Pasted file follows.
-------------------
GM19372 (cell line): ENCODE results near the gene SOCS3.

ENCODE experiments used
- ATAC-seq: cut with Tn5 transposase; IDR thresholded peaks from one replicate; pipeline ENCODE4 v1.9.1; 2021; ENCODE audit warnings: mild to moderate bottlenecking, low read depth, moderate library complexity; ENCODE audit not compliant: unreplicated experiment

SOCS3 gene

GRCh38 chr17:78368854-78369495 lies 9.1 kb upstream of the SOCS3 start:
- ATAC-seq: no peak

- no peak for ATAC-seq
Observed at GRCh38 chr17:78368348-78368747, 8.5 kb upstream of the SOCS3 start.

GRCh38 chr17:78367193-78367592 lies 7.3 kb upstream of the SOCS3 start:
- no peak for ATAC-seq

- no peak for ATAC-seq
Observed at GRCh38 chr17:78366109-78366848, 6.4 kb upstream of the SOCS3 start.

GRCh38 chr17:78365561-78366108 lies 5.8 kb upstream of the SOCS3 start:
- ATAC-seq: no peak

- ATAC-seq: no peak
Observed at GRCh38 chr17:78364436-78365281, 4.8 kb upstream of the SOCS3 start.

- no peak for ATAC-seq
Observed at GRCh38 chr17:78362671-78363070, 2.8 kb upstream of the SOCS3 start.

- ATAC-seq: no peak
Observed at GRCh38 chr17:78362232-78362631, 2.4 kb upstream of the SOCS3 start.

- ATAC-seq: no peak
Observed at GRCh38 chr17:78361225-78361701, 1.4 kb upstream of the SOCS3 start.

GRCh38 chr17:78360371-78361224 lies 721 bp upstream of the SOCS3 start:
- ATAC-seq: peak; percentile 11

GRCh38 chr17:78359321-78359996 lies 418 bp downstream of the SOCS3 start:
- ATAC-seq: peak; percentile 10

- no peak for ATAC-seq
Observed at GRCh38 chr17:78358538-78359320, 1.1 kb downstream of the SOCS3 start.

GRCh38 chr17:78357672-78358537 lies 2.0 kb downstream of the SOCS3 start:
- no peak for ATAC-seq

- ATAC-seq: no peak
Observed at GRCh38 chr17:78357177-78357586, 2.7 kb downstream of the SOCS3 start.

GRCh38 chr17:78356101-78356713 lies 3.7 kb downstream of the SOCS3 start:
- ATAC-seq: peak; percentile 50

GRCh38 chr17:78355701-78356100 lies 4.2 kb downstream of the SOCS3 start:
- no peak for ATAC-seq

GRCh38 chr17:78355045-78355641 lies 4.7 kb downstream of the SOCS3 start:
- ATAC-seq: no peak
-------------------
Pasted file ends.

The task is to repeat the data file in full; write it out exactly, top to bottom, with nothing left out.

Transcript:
GM19372 (cell line): ENCODE results near the gene SOCS3.

ENCODE experiments used
- ATAC-seq: cut with Tn5 transposase; IDR thresholded peaks from one replicate; pipeline ENCODE4 v1.9.1; 2021; ENCODE audit warnings: mild to moderate bottlenecking, low read depth, moderate library complexity; ENCODE audit not compliant: unreplicated experiment

SOCS3 gene

GRCh38 chr17:78368854-78369495 lies 9.1 kb upstream of the SOCS3 start:
- ATAC-seq: no peak

- no peak for ATAC-seq
Observed at GRCh38 chr17:78368348-78368747, 8.5 kb upstream of the SOCS3 start.

GRCh38 chr17:78367193-78367592 lies 7.3 kb upstream of the SOCS3 start:
- no peak for ATAC-seq

- no peak for ATAC-seq
Observed at GRCh38 chr17:78366109-78366848, 6.4 kb upstream of the SOCS3 start.

GRCh38 chr17:78365561-78366108 lies 5.8 kb upstream of the SOCS3 start:
- ATAC-seq: no peak

- ATAC-seq: no peak
Observed at GRCh38 chr17:78364436-78365281, 4.8 kb upstream of the SOCS3 start.

- no peak for ATAC-seq
Observed at GRCh38 chr17:78362671-78363070, 2.8 kb upstream of the SOCS3 start.

- ATAC-seq: no peak
Observed at GRCh38 chr17:78362232-78362631, 2.4 kb upstream of the SOCS3 start.

- ATAC-seq: no peak
Observed at GRCh38 chr17:78361225-78361701, 1.4 kb upstream of the SOCS3 start.

GRCh38 chr17:78360371-78361224 lies 721 bp upstream of the SOCS3 start:
- ATAC-seq: peak; percentile 11

GRCh38 chr17:78359321-78359996 lies 418 bp downstream of the SOCS3 start:
- ATAC-seq: peak; percentile 10

- no peak for ATAC-seq
Observed at GRCh38 chr17:78358538-78359320, 1.1 kb downstream of the SOCS3 start.

GRCh38 chr17:78357672-78358537 lies 2.0 kb downstream of the SOCS3 start:
- no peak for ATAC-seq

- ATAC-seq: no peak
Observed at GRCh38 chr17:78357177-78357586, 2.7 kb downstream of the SOCS3 start.

GRCh38 chr17:78356101-78356713 lies 3.7 kb downstream of the SOCS3 start:
- ATAC-seq: peak; percentile 50

GRCh38 chr17:78355701-78356100 lies 4.2 kb downstream of the SOCS3 start:
- no peak for ATAC-seq

GRCh38 chr17:78355045-78355641 lies 4.7 kb downstream of the SOCS3 start:
- ATAC-seq: no peak